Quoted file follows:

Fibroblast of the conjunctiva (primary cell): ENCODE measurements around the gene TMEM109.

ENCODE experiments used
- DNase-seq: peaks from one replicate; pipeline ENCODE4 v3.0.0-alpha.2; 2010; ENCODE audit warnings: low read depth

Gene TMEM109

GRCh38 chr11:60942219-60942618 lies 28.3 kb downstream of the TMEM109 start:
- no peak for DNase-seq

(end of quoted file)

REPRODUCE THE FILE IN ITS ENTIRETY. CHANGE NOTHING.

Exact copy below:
Fibroblast of the conjunctiva (primary cell): ENCODE measurements around the gene TMEM109.

ENCODE experiments used
- DNase-seq: peaks from one replicate; pipeline ENCODE4 v3.0.0-alpha.2; 2010; ENCODE audit warnings: low read depth

Gene TMEM109

GRCh38 chr11:60942219-60942618 lies 28.3 kb downstream of the TMEM109 start:
- no peak for DNase-seq